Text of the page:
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For the average five-year-old:
It's a way to tell computers what to do, even if they're very far away.

For the super genius five-year-old who somehow knows a lot about computers:
It's a protocol for securely connecting to a command line shell (think CMD) on a computer over a network (LAN/Internet/...). You need a server program running on the remote and a client program on your local device. You authenticate with your remote username and either your password or (preferably) your private key (a topic for another ELI5) and are greeted by the same command-line interface as if you were sitting in front of the computer with a keyboard and monitor plugged into it.

 

So I hear you want to access your Linux/BSD/Unix server, but don't want to be in that data center where it's at. Why don't we do this then?

You remember how HTTPS works, right? Two pairs of keys, a public-private set, on each server and they exchange keys at time of connection, right?

Same deal, but once the connection has encryption, it sets up not a regular request but a set of "channels". One channel is used to control all the others. Another channel is used... for your terminal session on that server.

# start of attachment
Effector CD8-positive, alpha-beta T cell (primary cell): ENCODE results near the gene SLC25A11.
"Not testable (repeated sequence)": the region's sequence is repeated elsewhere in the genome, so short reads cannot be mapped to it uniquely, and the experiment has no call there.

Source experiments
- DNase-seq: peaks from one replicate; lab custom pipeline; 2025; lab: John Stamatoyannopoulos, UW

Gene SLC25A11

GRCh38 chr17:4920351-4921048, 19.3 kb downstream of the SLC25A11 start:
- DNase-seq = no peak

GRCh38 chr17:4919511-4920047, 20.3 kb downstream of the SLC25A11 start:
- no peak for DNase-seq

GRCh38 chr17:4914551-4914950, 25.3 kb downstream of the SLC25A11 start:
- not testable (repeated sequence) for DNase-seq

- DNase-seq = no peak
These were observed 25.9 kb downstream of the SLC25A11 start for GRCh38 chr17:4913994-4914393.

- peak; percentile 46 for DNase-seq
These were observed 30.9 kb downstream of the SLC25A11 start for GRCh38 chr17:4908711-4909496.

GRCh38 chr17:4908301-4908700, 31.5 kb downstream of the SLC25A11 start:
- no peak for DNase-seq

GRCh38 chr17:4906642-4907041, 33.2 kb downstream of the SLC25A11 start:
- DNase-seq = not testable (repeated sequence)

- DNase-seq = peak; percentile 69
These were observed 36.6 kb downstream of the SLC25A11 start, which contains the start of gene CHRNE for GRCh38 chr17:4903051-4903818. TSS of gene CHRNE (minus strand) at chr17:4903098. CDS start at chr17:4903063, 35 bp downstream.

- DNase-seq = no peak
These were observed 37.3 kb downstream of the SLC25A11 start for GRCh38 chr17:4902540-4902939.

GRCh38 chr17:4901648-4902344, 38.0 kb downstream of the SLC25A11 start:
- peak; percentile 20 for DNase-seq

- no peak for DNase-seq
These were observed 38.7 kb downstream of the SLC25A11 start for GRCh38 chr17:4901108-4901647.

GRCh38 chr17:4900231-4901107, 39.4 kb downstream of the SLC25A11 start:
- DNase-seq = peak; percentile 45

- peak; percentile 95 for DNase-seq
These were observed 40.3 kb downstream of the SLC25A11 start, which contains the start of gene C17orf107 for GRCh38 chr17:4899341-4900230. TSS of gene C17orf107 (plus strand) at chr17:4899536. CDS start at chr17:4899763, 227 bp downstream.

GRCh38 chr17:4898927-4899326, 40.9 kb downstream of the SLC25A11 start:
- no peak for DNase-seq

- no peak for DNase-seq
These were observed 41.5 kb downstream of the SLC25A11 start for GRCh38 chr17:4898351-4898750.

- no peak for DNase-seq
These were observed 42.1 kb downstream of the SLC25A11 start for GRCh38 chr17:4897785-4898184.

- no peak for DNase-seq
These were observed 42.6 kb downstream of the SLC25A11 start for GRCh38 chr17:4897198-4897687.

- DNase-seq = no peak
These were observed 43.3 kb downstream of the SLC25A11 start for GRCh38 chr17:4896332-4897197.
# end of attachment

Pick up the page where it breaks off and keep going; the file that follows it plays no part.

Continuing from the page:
If you tell SSH to, it can add more channels for more sessions, or use those channels to transfer files (like FTP). It recently can transfer TCP/IP or Ethernet traffic over those channels as well -- an on-demand, ad-hoc VPN.

You can also tell SSH to use a pre-shared set of keys instead of a username and password for those channels. Or ask again for a second password like a Yubikey code.

Where does this all come from? The guys over at OpenBSD, who also make LibreSSL.

Classic DEV Post from Mar 7

Let's talk about Linux

a tiny comic about Linux

Saurabh Sharma profile image
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